Preferably, when the light from either input 20 or 22 enters the spectrophotometer 18 through its entrance slits (not shown), it first strikes a concave reflecting diffraction grating (not shown), which disperses the light into its characteristic wavelengths and reflects it to a photodiode array detector 24 (not shown in detail). The light from one input then proceeds to one half of the detector array, while the light from the other input proceeds to the other half of the array. The diffraction grating within the spectrophotometer together with the entrance slits thus enables the detector to detect single frequency radiation and defines the wavelength resolution of the spectrophotometer.
 The detector 24 is a standard photodiode array which comprises a high sensitivity array of photodiodes connected to a low noise amplifier. The detector signal is fed preferably via an RS-232 serial cable 38 to a computer 16 for spectral analysis and L*, a*, b* color value computation, which constitutes the color measurement. The color technology used for spectral analysis, calculation of the L*, a*, b* color values of the fluid being tested therefrom, and making color comparisons to a standard is well known and fully described in Falcoff et al. U.S. Pat. No. 4,403,866 issued Sep. 13, 1983, which is hereby incorporated by reference herein.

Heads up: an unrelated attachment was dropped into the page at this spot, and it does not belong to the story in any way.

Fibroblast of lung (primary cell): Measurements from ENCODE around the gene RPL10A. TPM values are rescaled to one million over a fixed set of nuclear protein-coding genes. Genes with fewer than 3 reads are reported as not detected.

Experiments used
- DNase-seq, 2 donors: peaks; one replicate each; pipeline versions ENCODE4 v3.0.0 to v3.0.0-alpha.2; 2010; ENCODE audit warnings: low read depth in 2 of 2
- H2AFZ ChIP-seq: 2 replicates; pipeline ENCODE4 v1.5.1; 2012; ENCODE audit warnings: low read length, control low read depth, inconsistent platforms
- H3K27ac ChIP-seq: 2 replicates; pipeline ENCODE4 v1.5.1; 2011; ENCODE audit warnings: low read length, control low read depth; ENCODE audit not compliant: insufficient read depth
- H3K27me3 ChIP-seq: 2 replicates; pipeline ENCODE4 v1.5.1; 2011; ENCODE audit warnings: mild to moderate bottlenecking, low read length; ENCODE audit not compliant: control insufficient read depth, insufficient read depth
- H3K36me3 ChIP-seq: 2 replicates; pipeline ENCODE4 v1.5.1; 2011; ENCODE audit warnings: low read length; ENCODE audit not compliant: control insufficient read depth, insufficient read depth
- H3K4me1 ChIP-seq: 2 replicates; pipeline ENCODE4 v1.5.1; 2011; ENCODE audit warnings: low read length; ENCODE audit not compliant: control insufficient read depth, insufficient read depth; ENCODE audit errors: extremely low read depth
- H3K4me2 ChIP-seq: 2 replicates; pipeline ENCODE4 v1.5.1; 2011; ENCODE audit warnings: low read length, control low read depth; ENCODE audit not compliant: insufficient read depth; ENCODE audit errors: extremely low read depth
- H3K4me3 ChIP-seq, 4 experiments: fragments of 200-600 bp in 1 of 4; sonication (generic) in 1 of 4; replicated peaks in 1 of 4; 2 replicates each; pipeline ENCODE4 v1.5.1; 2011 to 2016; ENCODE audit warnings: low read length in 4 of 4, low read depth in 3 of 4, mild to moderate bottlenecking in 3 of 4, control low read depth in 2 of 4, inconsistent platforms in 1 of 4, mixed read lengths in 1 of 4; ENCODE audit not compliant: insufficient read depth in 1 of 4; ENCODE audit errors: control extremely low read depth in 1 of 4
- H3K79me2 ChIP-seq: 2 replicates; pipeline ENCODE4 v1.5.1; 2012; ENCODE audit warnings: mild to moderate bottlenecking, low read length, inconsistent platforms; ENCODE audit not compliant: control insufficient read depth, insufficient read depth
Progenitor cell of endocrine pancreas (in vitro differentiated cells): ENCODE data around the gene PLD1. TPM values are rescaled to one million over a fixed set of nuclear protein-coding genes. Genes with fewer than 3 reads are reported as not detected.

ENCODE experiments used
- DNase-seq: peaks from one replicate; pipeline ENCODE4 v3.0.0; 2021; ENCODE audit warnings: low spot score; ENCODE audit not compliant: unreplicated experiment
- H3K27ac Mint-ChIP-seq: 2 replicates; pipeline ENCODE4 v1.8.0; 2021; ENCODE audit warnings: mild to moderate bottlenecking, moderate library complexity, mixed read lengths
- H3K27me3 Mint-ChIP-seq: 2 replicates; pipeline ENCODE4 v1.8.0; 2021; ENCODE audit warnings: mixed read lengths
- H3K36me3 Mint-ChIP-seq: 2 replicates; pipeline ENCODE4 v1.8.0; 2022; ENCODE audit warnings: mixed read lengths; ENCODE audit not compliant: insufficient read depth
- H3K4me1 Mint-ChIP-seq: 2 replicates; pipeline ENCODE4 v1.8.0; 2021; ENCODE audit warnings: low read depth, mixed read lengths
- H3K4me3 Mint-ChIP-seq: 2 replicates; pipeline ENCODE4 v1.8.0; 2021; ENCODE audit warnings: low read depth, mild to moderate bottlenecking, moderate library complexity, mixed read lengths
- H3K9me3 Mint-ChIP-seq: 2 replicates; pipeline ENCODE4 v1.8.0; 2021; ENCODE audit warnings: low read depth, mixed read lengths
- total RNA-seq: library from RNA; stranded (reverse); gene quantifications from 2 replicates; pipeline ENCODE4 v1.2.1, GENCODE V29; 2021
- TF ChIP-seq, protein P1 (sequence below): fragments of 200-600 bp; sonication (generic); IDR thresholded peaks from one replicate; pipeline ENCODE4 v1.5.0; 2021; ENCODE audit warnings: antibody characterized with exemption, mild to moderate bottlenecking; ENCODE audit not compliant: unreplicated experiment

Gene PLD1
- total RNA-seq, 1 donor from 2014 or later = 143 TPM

Referring again to FIG. 2, the fluid analysis unit 14 comprises a fluid control unit 40, as will be later described, which supplies a continuous flow of fluid under investigation or reference fluid to a flow-through fluid analysis cell 32.
 Referring now to FIG. 3, the fluid analysis cell 32 is designed to provide a fluid stream of uniform color so that accurate color measurements can be made. The cell 32 comprises a cylindrical vessel 42 having a very small central cavity 44 which forms a fluid analysis chamber 46. The central cavity has a spherical shape which is bored along its upper and lower surfaces and along its orthogonal sidewalls. Extending outward in opposite directions from the bores in the upper and lower surfaces of the fluid analysis chamber 46 are fluid inlet and outlet channels 48 and 50, respectively. The juxtaposed alignment of these channels assures unidirectional flow of a fluid sample through the fluid analysis chamber 46 from the inlet channel to the outlet channel. The fluid inlet and outlet channels are threaded to receive an inlet and outlet pipe 52 and 54, respectively. The inlet and outlet pipes include shut off valves 56 and 58 to allow flow through or static color measurements within the cell.